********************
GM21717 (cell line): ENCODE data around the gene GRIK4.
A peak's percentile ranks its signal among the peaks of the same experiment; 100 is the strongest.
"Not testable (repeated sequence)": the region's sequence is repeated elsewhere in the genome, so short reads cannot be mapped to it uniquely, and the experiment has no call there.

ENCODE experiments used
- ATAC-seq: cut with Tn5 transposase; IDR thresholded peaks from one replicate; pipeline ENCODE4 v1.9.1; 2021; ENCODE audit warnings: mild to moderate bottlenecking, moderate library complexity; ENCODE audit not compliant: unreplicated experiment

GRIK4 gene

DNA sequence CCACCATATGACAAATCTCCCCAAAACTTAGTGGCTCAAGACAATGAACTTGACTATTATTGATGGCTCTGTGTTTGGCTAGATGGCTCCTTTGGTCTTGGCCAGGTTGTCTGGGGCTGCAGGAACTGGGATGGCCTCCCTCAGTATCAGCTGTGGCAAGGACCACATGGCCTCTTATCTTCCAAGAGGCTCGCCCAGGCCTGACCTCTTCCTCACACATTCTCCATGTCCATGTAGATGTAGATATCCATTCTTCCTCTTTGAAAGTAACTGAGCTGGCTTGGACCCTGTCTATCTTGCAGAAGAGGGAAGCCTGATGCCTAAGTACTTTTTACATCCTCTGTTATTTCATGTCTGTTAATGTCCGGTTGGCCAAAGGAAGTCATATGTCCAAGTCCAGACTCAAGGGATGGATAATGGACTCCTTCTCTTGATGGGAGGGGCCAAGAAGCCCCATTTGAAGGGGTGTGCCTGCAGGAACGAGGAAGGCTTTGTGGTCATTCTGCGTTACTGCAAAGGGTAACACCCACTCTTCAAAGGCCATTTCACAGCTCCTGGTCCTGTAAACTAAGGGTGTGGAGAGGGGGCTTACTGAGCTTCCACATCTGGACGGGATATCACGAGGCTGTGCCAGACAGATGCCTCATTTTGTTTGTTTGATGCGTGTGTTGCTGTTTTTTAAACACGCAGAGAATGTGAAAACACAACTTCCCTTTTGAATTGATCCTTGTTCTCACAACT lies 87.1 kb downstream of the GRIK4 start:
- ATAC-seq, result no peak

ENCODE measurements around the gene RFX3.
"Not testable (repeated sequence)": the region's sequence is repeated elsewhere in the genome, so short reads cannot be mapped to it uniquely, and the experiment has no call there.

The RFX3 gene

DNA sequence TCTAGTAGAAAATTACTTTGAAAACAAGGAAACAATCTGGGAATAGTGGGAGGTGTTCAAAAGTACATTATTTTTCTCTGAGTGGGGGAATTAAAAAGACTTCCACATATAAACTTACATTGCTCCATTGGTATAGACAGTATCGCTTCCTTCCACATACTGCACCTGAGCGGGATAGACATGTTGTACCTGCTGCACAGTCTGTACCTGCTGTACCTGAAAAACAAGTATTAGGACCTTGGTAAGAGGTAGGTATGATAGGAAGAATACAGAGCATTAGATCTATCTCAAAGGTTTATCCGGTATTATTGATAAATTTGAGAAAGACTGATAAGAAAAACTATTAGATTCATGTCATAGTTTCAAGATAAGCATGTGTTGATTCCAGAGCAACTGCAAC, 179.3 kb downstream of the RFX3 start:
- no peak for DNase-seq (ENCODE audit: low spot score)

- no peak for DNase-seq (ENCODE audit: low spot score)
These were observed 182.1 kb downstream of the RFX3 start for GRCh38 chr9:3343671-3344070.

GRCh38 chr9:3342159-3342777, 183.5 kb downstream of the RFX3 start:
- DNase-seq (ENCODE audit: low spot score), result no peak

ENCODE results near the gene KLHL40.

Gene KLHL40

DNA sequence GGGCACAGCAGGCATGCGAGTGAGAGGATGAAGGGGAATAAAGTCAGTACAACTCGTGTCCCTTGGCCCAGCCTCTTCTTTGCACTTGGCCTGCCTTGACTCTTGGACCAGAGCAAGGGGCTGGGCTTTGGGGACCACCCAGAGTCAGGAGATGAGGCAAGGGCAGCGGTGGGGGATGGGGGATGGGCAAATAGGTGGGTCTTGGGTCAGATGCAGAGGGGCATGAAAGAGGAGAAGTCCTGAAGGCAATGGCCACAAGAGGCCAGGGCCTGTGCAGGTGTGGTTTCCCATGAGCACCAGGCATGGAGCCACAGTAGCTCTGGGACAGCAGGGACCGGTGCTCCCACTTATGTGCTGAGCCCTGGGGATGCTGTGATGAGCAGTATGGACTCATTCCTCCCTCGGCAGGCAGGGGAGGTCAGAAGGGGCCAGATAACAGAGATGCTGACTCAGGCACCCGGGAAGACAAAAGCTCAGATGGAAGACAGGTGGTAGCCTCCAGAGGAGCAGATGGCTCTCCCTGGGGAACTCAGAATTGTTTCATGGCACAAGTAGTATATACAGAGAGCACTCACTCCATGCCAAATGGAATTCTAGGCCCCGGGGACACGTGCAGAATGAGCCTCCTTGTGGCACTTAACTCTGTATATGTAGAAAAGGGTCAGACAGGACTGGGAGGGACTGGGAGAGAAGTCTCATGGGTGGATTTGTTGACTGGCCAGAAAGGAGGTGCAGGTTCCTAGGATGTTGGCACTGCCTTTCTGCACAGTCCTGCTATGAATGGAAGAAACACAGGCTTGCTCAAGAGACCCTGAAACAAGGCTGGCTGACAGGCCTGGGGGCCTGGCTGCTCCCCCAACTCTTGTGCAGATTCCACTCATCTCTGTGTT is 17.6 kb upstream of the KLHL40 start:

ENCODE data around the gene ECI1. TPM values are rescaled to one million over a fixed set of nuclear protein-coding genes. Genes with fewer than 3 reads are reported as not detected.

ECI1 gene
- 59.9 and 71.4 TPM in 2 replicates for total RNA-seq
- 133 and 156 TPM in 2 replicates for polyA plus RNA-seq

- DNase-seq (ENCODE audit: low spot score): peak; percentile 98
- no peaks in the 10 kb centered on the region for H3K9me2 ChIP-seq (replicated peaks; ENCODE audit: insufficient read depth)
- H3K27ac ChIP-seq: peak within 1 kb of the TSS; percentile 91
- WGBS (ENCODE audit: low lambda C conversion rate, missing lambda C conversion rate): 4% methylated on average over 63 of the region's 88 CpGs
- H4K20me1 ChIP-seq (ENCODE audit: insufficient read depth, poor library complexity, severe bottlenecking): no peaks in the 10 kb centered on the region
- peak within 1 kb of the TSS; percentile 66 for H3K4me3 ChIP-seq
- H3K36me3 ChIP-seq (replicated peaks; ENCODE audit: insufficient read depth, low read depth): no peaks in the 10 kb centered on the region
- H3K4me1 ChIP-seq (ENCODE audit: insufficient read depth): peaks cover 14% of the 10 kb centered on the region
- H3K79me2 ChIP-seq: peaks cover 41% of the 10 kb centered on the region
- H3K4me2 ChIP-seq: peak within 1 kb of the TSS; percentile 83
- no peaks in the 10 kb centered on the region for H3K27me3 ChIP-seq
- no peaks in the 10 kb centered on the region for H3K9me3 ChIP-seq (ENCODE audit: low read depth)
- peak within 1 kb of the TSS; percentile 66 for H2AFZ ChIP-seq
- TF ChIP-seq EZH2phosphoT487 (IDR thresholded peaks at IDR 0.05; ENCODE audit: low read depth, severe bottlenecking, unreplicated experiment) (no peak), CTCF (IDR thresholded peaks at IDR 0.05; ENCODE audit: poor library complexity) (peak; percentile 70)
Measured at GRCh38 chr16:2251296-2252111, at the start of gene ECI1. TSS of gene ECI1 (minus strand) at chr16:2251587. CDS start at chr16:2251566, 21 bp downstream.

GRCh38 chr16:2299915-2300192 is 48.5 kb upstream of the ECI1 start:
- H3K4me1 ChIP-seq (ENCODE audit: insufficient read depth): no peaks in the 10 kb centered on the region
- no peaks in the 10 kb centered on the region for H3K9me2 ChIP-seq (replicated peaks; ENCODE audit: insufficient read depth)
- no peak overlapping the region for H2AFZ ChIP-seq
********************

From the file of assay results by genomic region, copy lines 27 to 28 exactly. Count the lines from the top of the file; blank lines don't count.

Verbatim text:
- H3K27ac ChIP-seq: peak within 1 kb of the TSS; percentile 91
- WGBS (ENCODE audit: low lambda C conversion rate, missing lambda C conversion rate): 4% methylated on average over 63 of the region's 88 CpGs